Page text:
Year after year affordable preschool programs are proposed in the Legislature. Year after year they fall short, or are never passed out of committee, or don’t get funded.
Thirty-two years ago I needed it, when I paid for daycare or preschool that cost 50% of my salary at the time. Now, with my first grandchild due this year, I wonder if my daughter will become as hopeless as I was waiting for affordable daycare or preschool.
Luckily, since I am retired, she will be able to continue to work. I had no such support when my children were young.
Spray disinfectants on Chinatown streets
I’m not sure if the Chinatowns in San Francisco and New York have the same issues as Honolulu’s Chinatown, with homelessness, trash and sidewalk filth, and rat infestations.
I suggest that every so often the city, during non-business hours, sanitize the sidewalks and roadways by spraying disinfectants between Beretania, River, Nimitz and Bethel streets, especially Kekaulike Mall — all of the filthiest parts of Chinatown.
Also, goods for sale placed along the sidewalks, combined with the occasional sleeping homeless, take up walking space and can force pedestrians onto the heavy-traffic roadways. Another accident waiting to happen.
Put health concerns over economic ones
As I read the headlines in the newspaper about the COVID-19 virus — “South Korea scrambles to curb infections,” “Hawaii officials ponder new coronavirus’ economic impact” — there are more concerns about the economic impact than for our total welfare.
I am puzzled as to whether greed has overtaken common wisdom for the containment of the contagion, which could save lives and benefit the long-term welfare of the world.
There appears to be no end to greed and a dearth of common sense. I request of elected officials and the government: Can we please use wisdom and common sense, and think in terms of global welfare, to make the right decisions? Let us not walk into a hornet’s nest knowingly.
Chinatown is a treasure, and open for business
Misunderstanding and rumors about the COVID-19 virus have unnecessarily scared away shoppers and visitors to our Chinatown ( “Chinatown hit with virus fears,” Star-Advertiser, Our View, Feb. 19).
Mayor Kirk Caldwell and Lt. Gov.Josh Green have both personally come to visit and shop in Chinatown in an effort to reassure the public that the chances of contracting the virus in Chinatown are not any greater than in any other neighborhood in the state.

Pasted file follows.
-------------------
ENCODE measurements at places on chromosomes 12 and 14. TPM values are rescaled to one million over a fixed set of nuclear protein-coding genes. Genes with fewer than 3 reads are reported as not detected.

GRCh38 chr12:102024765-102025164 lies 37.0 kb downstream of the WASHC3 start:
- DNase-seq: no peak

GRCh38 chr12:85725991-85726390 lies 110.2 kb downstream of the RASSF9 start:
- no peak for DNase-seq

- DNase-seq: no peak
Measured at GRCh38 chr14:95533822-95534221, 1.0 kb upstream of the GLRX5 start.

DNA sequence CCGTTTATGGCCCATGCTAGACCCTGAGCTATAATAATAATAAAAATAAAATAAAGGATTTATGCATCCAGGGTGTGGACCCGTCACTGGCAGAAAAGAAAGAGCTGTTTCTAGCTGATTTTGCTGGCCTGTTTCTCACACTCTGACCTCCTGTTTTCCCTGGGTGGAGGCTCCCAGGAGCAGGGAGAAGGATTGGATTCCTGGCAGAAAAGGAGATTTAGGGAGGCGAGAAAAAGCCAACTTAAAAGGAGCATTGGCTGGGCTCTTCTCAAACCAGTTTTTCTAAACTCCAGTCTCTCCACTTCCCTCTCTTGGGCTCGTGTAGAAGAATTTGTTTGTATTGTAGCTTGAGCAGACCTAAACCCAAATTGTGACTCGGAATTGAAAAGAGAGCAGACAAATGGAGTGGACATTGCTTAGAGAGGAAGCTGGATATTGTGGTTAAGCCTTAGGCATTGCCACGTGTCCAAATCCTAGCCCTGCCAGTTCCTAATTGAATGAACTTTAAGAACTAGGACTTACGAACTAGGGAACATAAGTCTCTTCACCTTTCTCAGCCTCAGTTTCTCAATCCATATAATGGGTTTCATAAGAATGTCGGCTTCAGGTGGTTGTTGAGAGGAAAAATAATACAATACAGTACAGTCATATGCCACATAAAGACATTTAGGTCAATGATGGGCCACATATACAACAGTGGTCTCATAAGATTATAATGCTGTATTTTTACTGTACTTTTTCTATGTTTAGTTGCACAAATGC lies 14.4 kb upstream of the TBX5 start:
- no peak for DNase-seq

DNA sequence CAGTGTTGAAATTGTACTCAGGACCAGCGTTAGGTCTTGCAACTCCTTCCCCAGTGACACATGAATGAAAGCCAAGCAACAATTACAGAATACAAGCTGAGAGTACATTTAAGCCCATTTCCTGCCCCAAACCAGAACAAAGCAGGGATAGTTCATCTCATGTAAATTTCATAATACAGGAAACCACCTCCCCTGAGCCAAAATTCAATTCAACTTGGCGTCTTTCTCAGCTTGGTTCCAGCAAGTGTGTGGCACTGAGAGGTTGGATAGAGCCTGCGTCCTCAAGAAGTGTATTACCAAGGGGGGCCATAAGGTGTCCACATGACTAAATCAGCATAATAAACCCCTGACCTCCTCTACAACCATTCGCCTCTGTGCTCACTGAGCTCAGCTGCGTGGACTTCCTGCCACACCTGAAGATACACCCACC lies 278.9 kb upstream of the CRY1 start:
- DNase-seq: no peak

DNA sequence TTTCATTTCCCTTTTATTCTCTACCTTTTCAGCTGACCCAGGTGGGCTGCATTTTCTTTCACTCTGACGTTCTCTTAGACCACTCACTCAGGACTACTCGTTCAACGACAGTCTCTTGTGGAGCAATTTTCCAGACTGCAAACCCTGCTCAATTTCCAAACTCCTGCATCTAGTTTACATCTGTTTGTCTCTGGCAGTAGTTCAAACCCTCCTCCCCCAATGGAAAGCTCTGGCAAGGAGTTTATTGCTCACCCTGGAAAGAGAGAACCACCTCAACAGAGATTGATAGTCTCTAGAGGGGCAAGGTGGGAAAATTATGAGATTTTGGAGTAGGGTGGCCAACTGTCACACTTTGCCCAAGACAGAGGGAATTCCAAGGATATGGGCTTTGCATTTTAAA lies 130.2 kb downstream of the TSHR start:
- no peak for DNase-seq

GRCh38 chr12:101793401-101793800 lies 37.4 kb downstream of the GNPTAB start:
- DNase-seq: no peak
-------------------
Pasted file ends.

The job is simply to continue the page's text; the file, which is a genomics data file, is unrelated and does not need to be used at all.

We have a lot of hard-working merchants who work seven days a week to maintain their businesses and preserve the culture and history of our special district. Let’s continue to shop, dine and play in Chinatown. Maintain healthy practices as you always should do, and please come to Chinatown to enjoy the wonderful food, great shops and historic streets and architecture.
Joseph W.C. Young
Honorary mayor of Chinatown
Red-light cameras will cause more frustration
If the state is trying to cause more driver frustration, road rage and risky behavior, it’s on the right track (“Red-light camera bill advances in Legislature,” Star-Advertiser, Feb. 3).
Traffic light cameras will be expensive to buy and costly to monitor. At many intersections, the only two cars that can turn left are the two that run the light as it changes.
Pedestrian crossing lights last until four seconds before the light changes, so, unless right turn on red is possible, right turns may be impossible.
If you really are interested in pedestrian safety, allow all pedestrians to cross at an intersection at the same time, followed by vehicles. It is the only way to keep our traffic moving and pedestrians safe. How much can this cost compared to installing traffic light cameras, monitoring, billing and accounting? Unless cameras are meant to provide more tax revenue?
St. Louis Heights
‘Little Albert’ Maligmat has talent, class, aloha
Over the last 30 years I’ve had the honor and pleasure to work with Albert Maligmat on many occasions (“‘Little Albert’ Maligmat is taking his singing talents to the desert, Star-Advertiser, Show Biz, Feb. 23).
While his nickname is “Little Albert,” he is a huge talent, overflowing with class and genuine aloha. I wish him and his wife success and good luck. He will be missed.
Bus rides could have been free for years
A reader asked, “Has anyone figured out how much it would have cost to eliminate bus fares altogether instead of building rail?” (“Free bus rides better option than rail,” Star-Advertiser, Letters, Feb. 22).
The current published combined annual budget for The Bus and Handi-Van is about $250 million. That would have been about 16 years of free bus service at the original cost estimate for rail, 40 years of free bus service at the current soon-to-be-built price. Perhaps this untimely comparison puts it all in perspective. Think we were duped?